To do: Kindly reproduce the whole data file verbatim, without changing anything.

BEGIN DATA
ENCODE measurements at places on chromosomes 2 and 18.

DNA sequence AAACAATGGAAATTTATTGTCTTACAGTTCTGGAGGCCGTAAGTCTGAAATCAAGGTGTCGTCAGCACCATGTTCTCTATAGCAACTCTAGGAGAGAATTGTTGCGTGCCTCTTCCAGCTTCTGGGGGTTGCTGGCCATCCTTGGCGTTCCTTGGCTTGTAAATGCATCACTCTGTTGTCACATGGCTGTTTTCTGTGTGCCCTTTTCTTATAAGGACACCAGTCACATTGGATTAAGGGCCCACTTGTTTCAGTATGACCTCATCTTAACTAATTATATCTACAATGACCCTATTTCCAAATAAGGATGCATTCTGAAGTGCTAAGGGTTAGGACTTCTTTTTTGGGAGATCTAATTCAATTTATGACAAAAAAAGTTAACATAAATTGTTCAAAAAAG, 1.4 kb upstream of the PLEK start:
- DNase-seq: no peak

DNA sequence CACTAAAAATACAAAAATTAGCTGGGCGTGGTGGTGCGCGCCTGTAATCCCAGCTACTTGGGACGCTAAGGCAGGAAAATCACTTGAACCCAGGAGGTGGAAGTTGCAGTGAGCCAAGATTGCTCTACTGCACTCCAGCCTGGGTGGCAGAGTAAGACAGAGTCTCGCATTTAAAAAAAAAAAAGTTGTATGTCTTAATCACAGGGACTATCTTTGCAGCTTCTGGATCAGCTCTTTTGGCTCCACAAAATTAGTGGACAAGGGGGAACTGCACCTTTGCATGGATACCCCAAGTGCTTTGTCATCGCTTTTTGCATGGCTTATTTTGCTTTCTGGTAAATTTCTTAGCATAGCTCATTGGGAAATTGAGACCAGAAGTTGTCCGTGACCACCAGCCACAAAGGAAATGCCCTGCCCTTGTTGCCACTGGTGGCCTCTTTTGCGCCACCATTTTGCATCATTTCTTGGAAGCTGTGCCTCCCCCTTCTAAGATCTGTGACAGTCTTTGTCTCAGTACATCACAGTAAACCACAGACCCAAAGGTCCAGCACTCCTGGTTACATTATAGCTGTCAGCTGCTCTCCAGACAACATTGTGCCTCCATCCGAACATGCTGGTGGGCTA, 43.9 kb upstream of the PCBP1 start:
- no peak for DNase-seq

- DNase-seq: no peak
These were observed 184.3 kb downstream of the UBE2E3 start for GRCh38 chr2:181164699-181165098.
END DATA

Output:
ENCODE measurements at places on chromosomes 2 and 18.

DNA sequence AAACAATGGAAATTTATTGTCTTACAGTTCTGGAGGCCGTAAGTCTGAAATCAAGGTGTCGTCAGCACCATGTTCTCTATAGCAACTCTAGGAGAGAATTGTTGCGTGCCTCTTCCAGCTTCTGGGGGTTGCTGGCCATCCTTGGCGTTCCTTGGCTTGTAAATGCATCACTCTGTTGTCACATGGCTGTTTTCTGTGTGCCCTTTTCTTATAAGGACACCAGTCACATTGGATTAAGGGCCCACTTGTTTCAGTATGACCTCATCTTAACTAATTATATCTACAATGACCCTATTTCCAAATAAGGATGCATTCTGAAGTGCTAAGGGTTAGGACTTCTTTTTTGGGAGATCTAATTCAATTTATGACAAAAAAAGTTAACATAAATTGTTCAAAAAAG, 1.4 kb upstream of the PLEK start:
- DNase-seq: no peak

DNA sequence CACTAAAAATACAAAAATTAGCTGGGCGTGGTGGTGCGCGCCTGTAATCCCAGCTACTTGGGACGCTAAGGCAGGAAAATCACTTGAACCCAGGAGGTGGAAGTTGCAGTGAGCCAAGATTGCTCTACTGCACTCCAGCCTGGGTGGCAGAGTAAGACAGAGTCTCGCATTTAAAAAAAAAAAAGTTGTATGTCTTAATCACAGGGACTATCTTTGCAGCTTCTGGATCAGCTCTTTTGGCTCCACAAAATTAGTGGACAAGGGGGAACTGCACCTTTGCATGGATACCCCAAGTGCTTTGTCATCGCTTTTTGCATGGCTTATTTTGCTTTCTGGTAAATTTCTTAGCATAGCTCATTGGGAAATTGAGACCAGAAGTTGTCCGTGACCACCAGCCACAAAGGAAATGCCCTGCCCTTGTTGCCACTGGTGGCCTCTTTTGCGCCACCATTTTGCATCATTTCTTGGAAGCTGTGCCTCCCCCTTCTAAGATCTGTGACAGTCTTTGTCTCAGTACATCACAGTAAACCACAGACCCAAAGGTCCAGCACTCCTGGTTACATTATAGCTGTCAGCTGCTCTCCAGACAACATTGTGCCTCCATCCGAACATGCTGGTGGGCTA, 43.9 kb upstream of the PCBP1 start:
- no peak for DNase-seq

- DNase-seq: no peak
These were observed 184.3 kb downstream of the UBE2E3 start for GRCh38 chr2:181164699-181165098.